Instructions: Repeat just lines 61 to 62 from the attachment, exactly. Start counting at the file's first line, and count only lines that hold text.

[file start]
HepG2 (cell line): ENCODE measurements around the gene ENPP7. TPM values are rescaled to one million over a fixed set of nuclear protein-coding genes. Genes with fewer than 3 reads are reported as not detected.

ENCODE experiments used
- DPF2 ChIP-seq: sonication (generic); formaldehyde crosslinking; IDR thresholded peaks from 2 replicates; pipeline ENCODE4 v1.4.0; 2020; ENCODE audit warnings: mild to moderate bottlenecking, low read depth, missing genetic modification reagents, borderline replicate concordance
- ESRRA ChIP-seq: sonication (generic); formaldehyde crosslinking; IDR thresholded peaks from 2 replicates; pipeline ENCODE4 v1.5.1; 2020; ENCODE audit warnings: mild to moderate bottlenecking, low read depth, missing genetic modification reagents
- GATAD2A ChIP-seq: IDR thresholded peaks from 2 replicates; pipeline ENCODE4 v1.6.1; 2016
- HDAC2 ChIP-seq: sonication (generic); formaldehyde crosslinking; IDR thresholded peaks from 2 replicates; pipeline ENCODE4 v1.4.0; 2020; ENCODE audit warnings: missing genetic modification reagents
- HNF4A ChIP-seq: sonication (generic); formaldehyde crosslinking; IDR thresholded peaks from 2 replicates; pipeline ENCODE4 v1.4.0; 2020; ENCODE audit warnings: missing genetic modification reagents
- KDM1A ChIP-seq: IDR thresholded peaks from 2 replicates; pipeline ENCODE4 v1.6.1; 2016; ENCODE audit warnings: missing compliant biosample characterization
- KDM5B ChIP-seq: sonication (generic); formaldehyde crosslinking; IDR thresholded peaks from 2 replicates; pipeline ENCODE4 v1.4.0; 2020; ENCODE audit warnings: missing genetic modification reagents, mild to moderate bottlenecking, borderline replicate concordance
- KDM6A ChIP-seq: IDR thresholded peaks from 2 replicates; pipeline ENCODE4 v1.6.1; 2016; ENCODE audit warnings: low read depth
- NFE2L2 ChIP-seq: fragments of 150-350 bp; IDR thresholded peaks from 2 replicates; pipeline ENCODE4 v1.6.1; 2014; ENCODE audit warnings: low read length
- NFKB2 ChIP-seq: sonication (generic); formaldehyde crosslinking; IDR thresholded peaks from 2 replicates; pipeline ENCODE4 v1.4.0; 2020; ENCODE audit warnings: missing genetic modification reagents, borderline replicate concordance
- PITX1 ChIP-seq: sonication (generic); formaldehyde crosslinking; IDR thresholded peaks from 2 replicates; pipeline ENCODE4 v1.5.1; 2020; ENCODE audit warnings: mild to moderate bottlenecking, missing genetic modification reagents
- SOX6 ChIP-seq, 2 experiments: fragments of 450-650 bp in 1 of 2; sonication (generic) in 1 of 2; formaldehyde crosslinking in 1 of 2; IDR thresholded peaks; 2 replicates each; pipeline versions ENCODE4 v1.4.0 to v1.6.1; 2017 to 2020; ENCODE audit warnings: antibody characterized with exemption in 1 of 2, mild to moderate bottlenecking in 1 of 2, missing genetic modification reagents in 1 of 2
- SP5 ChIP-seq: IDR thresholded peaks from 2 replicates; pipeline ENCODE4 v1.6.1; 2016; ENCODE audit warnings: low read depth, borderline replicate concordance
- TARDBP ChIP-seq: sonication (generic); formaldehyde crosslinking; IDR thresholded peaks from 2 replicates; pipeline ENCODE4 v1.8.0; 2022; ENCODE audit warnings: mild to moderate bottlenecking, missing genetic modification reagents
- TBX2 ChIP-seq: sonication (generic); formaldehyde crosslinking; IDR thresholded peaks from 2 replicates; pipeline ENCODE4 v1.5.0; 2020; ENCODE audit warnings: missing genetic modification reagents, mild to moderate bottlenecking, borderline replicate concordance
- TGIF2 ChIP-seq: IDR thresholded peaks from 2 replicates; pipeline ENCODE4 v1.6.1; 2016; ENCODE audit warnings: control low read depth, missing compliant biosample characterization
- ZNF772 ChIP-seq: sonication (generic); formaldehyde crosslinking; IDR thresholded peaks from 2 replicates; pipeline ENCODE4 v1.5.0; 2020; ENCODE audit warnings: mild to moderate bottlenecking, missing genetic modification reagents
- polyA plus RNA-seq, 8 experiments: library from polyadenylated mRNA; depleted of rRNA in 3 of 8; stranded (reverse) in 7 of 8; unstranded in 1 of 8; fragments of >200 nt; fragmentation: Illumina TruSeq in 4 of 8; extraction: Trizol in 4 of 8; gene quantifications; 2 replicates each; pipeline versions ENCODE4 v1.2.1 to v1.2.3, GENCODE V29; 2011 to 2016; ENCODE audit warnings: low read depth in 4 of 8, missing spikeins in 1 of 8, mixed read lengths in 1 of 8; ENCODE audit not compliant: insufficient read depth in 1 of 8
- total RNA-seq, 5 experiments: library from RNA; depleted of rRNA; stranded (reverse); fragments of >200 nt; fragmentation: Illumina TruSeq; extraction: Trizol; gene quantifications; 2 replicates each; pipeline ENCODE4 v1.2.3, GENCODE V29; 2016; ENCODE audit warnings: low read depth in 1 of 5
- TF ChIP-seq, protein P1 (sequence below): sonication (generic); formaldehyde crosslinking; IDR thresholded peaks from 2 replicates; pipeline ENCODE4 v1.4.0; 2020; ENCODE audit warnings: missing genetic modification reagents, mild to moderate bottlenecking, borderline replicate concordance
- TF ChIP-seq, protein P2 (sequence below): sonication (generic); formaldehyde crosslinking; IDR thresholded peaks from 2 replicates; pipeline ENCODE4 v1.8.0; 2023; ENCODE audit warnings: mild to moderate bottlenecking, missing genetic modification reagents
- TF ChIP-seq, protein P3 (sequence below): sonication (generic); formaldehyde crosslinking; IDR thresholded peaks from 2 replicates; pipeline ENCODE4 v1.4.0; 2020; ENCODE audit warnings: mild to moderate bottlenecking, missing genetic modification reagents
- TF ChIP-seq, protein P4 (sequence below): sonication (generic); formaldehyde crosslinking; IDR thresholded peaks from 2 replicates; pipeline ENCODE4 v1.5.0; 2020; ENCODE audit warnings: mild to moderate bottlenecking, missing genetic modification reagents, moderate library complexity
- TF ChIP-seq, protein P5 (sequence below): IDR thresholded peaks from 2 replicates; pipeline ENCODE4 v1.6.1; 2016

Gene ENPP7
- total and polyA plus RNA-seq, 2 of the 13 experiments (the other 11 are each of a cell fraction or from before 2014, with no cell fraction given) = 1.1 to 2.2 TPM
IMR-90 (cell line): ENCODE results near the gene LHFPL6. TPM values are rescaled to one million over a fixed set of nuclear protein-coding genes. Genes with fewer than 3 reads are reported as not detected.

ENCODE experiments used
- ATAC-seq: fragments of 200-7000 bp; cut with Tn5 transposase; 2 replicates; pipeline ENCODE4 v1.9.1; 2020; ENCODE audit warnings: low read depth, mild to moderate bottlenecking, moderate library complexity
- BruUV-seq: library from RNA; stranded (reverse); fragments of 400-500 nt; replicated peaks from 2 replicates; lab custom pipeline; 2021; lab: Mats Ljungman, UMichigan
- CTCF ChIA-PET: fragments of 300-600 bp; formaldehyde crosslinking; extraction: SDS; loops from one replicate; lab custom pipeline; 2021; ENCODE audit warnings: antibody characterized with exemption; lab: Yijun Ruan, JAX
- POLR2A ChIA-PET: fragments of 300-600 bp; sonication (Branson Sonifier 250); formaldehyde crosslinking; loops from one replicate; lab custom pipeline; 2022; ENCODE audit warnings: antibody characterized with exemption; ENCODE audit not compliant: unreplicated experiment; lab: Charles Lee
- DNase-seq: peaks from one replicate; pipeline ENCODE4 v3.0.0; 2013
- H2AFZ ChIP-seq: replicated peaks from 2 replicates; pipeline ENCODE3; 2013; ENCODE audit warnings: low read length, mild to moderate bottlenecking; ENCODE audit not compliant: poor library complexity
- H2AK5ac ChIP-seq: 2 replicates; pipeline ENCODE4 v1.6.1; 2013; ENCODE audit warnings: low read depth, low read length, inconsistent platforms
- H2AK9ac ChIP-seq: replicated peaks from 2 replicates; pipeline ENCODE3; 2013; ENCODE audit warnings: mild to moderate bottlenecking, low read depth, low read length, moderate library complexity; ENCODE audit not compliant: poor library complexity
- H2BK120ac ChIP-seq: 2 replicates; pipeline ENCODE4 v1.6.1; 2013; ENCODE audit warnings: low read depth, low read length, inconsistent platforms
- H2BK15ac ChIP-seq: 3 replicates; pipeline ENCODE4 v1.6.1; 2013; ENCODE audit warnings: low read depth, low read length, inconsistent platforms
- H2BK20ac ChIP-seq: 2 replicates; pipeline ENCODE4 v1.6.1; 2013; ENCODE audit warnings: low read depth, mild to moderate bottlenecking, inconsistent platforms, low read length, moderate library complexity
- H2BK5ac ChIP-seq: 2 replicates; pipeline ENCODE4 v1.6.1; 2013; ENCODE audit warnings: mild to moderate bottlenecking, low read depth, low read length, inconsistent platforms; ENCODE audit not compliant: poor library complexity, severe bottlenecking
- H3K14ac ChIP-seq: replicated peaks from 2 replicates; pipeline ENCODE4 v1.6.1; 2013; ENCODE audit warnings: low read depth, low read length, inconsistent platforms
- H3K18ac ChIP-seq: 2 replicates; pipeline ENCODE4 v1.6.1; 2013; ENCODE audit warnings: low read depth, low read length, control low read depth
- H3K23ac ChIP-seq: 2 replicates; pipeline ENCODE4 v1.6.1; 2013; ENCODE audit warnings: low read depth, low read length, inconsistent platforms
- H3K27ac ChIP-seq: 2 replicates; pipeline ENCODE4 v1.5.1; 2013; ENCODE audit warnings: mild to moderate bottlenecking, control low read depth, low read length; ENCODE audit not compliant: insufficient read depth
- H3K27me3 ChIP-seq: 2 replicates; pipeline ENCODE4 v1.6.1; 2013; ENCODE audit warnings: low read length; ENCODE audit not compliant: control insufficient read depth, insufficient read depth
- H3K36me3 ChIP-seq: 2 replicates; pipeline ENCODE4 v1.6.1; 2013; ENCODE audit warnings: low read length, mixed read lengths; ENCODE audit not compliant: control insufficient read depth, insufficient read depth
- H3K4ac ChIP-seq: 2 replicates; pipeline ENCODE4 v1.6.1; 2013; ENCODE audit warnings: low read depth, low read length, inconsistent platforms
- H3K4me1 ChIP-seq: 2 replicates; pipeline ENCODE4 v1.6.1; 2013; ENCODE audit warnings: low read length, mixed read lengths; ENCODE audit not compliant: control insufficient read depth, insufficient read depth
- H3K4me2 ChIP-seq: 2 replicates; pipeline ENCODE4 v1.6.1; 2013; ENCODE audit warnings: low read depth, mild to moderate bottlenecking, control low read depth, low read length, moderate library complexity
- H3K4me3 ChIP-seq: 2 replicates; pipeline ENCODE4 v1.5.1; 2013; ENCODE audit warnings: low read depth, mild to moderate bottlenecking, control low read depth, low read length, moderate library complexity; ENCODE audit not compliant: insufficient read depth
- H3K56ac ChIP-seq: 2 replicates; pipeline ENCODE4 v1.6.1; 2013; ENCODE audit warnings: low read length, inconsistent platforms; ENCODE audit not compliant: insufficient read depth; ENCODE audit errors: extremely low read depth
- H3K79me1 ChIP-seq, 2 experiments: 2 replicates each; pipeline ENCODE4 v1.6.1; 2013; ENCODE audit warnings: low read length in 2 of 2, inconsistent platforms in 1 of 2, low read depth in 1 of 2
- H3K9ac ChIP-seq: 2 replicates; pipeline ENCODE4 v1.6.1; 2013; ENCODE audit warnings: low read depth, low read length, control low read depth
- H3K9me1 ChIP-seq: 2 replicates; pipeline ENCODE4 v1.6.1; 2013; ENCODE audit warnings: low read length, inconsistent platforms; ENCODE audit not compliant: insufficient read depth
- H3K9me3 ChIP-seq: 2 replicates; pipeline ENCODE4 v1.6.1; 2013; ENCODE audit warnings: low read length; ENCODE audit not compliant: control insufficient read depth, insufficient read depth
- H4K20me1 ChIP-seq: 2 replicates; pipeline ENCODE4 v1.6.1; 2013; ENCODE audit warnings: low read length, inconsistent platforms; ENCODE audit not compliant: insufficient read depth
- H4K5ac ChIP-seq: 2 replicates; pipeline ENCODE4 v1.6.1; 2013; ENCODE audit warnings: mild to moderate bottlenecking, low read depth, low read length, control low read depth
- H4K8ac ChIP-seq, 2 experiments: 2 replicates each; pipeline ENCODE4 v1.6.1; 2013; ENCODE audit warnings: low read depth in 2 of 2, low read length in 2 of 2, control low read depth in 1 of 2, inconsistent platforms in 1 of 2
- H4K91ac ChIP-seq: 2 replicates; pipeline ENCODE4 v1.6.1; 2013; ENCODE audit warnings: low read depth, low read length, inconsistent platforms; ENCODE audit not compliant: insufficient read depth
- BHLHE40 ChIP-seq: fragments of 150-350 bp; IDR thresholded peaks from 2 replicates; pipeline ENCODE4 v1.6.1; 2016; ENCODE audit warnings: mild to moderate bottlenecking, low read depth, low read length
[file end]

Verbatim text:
- H4K91ac ChIP-seq: 2 replicates; pipeline ENCODE4 v1.6.1; 2013; ENCODE audit warnings: low read depth, low read length, inconsistent platforms; ENCODE audit not compliant: insufficient read depth
- BHLHE40 ChIP-seq: fragments of 150-350 bp; IDR thresholded peaks from 2 replicates; pipeline ENCODE4 v1.6.1; 2016; ENCODE audit warnings: mild to moderate bottlenecking, low read depth, low read length